The extensive interior work included re-wiring, re-plumbing, re-plastering and insulation re-painting, floor refinishing, and fireproofing. On the main floor a handicap accessible women’s restroom was added on the main floor and a men’s restroom in the basement. Also in the basement were a new shop room and staff work room.
The Governor’s Mansion is part of the National Register Washington State Capitol Historic District, designated in 1974.
After the renovation was complete and as part of the national bicentennial, members of the Seattle-Tacoma Garden Clubs in partnership with the Washington Federation of Garden Clubs launched a committee to improve three areas around the Mansion. The first phase was improving the area adjacent to the Mansion which was completed in the fall of 1975 through funds from the Seattle-Tacoma Garden Clubs and a Washington State American Revolution Bicentennial Commission Grant. The landscaping design was done by Richard Fankhauser, the State Landscape Architect at the time.
That same year the Federation of Garden Clubs raised $6,000 and commissioned artist George Tsutakawa to design a sculpture for a proposed fountain pool at the mansion in memory of Violet Neditt Gose, a past president of the National Federation of State garden Clubs.
The fountain project was completed in November 1983 with the sculpture and an aggregate concrete pool faced with brick as a shallow reflection basin. The fountain is in view of dining/ballroom guests.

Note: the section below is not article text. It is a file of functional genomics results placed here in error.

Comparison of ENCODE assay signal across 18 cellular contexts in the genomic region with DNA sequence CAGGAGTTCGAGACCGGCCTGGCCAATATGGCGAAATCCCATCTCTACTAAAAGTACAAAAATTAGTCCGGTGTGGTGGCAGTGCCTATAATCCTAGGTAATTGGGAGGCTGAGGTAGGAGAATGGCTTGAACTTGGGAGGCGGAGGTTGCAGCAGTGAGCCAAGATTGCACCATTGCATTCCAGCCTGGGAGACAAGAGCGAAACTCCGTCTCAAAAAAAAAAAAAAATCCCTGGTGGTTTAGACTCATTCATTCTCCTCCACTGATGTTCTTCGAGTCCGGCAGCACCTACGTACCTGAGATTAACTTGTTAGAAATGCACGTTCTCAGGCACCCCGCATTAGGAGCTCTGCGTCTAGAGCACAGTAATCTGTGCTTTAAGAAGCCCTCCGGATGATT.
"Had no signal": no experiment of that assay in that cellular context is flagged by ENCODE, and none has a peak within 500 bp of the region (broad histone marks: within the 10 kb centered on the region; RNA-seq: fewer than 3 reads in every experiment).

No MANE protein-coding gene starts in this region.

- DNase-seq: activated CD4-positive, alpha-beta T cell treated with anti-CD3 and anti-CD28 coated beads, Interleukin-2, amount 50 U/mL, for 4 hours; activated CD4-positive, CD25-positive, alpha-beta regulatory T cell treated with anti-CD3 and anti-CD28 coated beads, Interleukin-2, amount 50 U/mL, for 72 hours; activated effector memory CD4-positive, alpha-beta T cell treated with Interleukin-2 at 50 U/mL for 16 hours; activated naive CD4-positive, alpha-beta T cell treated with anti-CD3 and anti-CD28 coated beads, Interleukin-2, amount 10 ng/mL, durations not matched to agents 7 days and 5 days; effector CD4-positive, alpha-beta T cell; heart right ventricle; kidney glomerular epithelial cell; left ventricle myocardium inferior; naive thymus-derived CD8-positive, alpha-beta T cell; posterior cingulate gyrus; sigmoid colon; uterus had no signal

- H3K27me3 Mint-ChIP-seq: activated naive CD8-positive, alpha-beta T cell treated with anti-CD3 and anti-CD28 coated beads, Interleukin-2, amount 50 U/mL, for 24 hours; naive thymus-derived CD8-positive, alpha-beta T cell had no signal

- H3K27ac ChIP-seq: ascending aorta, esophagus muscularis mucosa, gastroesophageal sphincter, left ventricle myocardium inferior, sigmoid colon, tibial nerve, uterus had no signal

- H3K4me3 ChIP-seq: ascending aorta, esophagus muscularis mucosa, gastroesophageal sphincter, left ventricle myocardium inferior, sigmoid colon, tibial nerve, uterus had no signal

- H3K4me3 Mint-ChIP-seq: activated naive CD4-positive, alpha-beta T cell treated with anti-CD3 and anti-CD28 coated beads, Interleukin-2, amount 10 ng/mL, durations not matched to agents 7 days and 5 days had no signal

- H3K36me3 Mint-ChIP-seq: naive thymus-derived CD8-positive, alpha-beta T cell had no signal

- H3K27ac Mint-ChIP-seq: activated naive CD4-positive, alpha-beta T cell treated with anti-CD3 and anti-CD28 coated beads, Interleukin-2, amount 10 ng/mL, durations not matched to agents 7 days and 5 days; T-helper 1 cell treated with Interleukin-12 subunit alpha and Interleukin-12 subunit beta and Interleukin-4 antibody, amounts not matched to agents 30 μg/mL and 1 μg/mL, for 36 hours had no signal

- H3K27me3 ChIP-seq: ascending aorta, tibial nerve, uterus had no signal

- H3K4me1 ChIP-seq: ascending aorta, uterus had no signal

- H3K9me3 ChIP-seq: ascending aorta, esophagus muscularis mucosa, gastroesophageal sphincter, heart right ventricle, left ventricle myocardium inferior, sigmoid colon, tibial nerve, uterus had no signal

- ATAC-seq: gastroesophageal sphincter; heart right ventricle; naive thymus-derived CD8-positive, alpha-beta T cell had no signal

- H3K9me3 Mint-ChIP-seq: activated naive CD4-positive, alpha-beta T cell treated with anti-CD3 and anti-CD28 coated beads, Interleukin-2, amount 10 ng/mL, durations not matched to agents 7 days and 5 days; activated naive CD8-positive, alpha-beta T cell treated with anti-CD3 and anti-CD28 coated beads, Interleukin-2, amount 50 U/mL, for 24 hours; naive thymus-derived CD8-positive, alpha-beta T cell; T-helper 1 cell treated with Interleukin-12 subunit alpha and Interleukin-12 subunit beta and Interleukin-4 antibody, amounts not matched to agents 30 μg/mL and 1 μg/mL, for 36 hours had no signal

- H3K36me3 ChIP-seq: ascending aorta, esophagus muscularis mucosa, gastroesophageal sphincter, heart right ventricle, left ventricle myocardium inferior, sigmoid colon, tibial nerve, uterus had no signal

A third project of the landscaping was an area east of the building, created in 1992 as a Wildlife Garden. It was sponsored by the Washington State Department of Wildlife and built by volunteers of the Washington Conservation Youth corps
After the Evans era renovation, another major renovation was in 1999-2000 when the private areas for the then Governor Gary Locke’s family were renovated over an eight-month period. Shortly after the Locke family returned to the Mansion, the Nisqually Earthquake in February 2001 caused mostly cosmetic damage to the interior of the building which necessitated that the family again vacated the mansion for a short period of time. On the exterior the brick work had to be repaired. After September 2001, new, stricter security regulations, including 24-hour trooper protection were put in place.
During the Inslee Administration, First Lady Trudi Inslee headed efforts to plant gardens on the Mansion grounds which yield fresh produce for Mansion use and community food banks. The Olympia Beekeepers also placed hives on the grounds which foster healthy plants.
In 2016-2018, the Department of Enterprise Services restored the balconies of the house to their original appearance, with small changes to accommodate modern codes and also uncovered the window keystones so the Mansion at 110 years looks much like the original from the front drive. The Governor’s Mansion Foundation also refurbished the two guestrooms on the second floor, part of the 1970s renovation. They are named in honor of the Hay and Evans families.
*Adapted from Governor’s Mansion Historic Structure Report, May 2014, prepared by Architectural Resources Group for the Washington State Department of Enterprise Services.